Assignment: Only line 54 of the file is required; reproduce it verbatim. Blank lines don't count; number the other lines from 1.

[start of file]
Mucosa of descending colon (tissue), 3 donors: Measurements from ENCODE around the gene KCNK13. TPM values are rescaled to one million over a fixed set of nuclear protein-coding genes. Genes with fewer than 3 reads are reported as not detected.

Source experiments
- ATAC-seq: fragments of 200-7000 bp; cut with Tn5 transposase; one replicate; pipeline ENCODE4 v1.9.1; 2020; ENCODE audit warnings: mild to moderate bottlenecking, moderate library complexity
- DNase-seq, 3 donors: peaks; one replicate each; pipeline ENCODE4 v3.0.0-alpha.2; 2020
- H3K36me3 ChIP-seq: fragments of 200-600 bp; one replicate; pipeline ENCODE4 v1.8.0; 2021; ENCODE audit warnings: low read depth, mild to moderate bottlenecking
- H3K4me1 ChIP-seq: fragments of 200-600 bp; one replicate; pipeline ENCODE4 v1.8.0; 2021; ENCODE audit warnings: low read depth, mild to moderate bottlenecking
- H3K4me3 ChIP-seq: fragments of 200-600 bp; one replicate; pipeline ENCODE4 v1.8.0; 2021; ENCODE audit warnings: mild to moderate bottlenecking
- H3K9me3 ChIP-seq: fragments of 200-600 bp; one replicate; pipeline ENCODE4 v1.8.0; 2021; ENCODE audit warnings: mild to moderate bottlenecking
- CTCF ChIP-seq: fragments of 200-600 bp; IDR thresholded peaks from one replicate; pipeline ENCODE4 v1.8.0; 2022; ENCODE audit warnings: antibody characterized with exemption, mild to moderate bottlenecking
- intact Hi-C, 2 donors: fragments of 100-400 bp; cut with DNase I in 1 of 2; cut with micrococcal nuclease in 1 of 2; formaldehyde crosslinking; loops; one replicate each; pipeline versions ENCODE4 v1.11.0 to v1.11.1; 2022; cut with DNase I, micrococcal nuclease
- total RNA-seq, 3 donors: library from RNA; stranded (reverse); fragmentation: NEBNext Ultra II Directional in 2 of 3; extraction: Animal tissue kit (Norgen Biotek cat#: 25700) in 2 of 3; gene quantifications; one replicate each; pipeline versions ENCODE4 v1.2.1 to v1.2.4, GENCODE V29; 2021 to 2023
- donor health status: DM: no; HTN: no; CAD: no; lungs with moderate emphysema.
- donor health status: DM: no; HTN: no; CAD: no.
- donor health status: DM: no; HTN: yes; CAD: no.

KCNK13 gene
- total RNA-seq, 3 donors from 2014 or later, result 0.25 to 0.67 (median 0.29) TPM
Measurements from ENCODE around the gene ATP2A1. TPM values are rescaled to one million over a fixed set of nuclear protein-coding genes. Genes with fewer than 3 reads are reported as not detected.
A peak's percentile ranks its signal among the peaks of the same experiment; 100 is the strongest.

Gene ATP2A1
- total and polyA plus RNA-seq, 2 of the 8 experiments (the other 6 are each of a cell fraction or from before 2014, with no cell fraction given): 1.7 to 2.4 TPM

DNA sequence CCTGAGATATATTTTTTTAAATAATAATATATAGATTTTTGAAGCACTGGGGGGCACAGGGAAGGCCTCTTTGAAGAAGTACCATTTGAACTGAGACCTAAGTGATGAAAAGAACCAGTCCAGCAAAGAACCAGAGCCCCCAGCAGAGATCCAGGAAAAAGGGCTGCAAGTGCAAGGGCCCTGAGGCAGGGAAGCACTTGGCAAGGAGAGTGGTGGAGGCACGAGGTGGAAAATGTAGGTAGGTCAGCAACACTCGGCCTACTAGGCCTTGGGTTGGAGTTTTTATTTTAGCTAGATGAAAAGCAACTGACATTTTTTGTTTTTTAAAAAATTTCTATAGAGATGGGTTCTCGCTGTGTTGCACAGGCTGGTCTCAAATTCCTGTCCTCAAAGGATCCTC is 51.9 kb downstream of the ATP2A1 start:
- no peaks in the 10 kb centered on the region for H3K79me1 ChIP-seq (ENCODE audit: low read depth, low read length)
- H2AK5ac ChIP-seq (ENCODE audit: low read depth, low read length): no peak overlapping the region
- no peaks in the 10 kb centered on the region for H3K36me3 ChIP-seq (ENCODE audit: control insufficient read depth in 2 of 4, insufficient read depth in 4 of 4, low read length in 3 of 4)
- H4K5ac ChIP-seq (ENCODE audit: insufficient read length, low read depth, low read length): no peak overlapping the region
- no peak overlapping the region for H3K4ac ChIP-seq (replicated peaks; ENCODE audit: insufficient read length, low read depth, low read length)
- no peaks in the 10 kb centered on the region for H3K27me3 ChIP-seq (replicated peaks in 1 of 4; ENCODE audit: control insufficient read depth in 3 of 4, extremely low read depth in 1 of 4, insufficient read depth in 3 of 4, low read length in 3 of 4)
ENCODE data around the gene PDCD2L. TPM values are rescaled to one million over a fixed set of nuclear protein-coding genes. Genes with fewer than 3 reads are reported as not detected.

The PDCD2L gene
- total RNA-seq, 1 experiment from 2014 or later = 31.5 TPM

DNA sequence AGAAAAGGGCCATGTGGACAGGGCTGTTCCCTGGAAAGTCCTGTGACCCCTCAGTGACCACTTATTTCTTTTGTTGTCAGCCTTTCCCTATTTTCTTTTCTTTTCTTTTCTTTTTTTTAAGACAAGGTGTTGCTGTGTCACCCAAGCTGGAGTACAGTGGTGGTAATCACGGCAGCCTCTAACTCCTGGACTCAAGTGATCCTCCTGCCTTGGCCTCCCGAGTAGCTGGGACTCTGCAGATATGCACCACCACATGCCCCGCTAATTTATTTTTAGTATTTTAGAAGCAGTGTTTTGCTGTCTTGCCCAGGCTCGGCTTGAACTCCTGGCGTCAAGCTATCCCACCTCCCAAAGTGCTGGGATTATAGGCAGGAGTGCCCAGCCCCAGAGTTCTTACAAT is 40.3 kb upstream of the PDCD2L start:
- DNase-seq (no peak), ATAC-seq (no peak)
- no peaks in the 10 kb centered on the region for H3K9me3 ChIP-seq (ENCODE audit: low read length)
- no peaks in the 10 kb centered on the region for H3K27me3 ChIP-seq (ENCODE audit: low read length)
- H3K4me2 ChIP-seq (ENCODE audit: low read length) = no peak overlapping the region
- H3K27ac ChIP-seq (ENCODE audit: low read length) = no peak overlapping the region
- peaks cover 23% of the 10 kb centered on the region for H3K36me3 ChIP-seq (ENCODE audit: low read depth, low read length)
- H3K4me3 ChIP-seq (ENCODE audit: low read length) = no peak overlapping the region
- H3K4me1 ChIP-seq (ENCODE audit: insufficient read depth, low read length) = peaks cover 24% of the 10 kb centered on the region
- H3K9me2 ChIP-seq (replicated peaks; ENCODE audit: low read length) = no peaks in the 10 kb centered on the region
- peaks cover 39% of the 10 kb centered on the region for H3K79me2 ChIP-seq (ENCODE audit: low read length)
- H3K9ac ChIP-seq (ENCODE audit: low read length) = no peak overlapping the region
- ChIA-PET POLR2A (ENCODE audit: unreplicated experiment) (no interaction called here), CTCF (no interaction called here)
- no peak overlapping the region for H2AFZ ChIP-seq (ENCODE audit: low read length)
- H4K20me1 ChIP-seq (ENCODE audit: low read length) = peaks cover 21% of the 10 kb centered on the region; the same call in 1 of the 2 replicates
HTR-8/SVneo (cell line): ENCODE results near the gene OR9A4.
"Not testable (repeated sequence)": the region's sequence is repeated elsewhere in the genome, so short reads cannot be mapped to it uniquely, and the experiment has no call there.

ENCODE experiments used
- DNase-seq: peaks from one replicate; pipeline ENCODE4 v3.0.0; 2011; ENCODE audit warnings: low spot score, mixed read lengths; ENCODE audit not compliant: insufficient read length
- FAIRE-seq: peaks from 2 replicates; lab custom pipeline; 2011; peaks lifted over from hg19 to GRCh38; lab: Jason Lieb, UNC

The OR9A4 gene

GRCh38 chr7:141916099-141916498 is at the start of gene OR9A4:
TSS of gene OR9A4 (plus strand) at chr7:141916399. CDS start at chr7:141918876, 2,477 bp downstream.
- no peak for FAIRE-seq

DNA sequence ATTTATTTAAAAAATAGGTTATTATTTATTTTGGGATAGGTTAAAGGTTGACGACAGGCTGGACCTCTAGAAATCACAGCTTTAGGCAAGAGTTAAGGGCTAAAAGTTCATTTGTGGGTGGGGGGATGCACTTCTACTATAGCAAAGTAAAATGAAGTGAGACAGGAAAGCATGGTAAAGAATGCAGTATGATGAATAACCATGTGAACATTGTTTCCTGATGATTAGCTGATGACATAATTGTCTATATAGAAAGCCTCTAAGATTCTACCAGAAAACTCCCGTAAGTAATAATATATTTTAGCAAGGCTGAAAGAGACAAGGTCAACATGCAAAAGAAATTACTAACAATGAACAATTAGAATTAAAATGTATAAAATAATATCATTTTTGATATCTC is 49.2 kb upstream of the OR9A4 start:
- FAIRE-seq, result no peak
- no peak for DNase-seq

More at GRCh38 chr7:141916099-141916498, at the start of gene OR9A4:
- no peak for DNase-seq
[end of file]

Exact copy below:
- no peak for FAIRE-seq